The backend environment utilized Visual Studio Team Services to create and manage the build process that automatically compiled and tested the PCL application as part of an automated continuous integration strategy. The team also utilized Team Services to manage the release process by using continuous deployment templates and tasks.

Technical details

Following is the application flow:

  1. Administrator signs in to application.
  2. Application logs on to the Craft Services Stream Application database and loads available jobs.
  3. Administrator selects desired job.
  4. Application loads forms that correspond to selected job.
  5. Device is handed to job applicant.
  6. Applicant fills in form information and submits.
  7. Forms are scanned by application completion (all required sections have been filled out).
  8. If approved, applicant receives notification; if denied, applicant is informed of what needs to be completed.
  9. Application is “locked” until handed to an administrator for security.

Whiteboard value stream map 1

Whiteboard value stream map 2

Xamarin client

The client was created using a Xamarin.Forms Portable application. This type of Xamarin solution was chosen to meet the overall goals of the project to be easily modifiable and potentially cross-platform. The team did look at Xamarin.Android and Xamarin.iOS as options, but felt that even with a shared library or Portable class handling the business logic, the UI code overlap was still too high to justify the platform-specific design approach.

The application is primarily oriented around data entry, which means it requires a lot of strings and other data to be fed into data controls in each page or view. After some quick research, the team decided that the data binding feature in XAML would work very well for this project. One of the challenges that the PCL development team faced was the first time use of XAML. Even though the team was somewhat knowledgeable in both C# and .NET, the complexity of data binding in XAML was going to be a challenge. Fortunately Microsoft MVP Mark Arteaga agreed to participate in this workshop providing his real world experience in working with XAML and its data binding features. Mark was able to bring the team up to speed quickly and lead the team to tackle the challenge of connecting the newly created Xamarin application to the existing data stream.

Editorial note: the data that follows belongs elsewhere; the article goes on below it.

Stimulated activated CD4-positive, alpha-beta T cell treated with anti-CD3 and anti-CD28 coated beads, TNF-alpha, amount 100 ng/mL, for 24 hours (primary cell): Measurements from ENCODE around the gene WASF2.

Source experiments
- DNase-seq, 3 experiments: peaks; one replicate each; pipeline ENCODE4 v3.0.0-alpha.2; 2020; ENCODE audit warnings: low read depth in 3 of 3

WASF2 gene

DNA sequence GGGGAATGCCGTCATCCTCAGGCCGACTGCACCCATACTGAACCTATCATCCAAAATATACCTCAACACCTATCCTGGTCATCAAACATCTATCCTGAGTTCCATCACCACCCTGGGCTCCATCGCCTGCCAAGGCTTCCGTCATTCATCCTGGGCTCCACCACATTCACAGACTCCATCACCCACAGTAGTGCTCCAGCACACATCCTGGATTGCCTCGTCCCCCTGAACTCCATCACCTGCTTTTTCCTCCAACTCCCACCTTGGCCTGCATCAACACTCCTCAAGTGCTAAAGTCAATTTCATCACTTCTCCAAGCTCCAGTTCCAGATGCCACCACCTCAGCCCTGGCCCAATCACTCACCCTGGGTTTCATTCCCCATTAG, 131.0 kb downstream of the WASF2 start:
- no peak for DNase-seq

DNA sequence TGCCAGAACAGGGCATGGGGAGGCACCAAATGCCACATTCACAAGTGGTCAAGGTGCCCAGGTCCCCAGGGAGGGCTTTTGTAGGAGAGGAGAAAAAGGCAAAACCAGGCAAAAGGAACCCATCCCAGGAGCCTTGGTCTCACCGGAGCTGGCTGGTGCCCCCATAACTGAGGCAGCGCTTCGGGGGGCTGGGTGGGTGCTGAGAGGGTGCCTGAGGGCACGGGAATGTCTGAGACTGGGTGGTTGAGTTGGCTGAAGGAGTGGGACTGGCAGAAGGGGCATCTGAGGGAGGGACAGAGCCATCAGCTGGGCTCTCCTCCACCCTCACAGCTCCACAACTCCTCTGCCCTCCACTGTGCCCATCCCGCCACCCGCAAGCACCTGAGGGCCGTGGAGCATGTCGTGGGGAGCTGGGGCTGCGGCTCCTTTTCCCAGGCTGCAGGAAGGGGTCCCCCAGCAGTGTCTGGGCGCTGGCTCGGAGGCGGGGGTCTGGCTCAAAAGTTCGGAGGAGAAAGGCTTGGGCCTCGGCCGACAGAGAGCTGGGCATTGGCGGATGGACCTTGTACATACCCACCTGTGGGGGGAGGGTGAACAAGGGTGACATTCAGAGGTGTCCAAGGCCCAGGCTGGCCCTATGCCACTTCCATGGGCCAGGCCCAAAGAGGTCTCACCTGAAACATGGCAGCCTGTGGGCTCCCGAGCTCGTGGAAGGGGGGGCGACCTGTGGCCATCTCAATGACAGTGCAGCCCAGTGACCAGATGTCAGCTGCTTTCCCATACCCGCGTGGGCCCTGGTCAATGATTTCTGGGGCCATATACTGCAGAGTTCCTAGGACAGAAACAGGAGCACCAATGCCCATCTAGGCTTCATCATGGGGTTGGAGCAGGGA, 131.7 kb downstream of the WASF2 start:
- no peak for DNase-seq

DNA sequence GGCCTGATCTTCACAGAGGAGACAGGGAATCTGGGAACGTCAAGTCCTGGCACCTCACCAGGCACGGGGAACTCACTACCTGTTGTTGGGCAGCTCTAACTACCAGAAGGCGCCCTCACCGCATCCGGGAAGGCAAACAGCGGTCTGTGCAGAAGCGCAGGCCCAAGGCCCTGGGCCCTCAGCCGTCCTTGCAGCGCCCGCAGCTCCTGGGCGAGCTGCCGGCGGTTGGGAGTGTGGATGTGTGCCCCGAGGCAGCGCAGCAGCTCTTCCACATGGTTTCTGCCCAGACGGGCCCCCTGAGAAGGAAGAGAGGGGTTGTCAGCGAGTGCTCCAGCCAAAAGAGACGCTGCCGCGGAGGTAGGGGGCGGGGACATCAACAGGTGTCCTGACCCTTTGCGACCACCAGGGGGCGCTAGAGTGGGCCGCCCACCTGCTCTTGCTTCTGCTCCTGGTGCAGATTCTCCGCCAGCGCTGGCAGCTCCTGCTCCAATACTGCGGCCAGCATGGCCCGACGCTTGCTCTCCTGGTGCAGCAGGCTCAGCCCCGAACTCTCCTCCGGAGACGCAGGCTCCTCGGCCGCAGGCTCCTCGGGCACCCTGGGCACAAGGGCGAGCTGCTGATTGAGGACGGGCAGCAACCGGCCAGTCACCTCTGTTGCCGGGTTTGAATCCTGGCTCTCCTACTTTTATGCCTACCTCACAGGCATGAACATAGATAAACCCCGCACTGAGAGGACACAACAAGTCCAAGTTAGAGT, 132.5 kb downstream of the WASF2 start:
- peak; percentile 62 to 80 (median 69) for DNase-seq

Xamarin Application Screenshot

Xamarin Architecture Diagram

Various options were considered for connecting the Xamarin application to the current PCL data stream, including creating a stand-alone service. Ultimately it was decided to use the Mobile Apps feature of Azure App Service (formerly Azure Mobile Services) for the connection piece. The major factor in this decision was the time to implement and ease of use for the developers to address future updates. Xamarin’s support of Azure App Service is well-documented, and the team felt comfortable with tackling any issues that might occur given this support. Mark Arteaga’s support also proved valuable as he and Mickey MacDonald were able to guide the team through the creation of a DataServices class. The DataServices class connected the application to the Forms data via Azure App Service. The class provided the application with three public methods: one to retrieve all jobs available, one to retrieve workers by a job, and one to retrieve all forms belonging to a worker. These requests are all asynchronous tasks that return a JSON object. This JSON object can then be consumed and displayed in the application.

An example of one of these tasks follows.

public async Task<List<CraftWorker>> GetCraftWorkers(string jobId)
    var data = await MakeRequest($"tables/craftworker/{jobId}");
    var ret = new List<CraftWorker>();
    if (data != null)
        ret = JsonConvert.DeserializeObject<List<CraftWorker>>(data);
    return ret;